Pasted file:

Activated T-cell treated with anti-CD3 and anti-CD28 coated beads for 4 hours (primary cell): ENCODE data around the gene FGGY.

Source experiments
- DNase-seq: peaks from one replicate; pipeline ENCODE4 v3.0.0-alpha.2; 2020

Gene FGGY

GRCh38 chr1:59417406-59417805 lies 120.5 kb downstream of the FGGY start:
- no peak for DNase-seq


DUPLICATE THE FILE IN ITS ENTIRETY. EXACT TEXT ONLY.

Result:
Activated T-cell treated with anti-CD3 and anti-CD28 coated beads for 4 hours (primary cell): ENCODE data around the gene FGGY.

Source experiments
- DNase-seq: peaks from one replicate; pipeline ENCODE4 v3.0.0-alpha.2; 2020

Gene FGGY

GRCh38 chr1:59417406-59417805 lies 120.5 kb downstream of the FGGY start:
- no peak for DNase-seq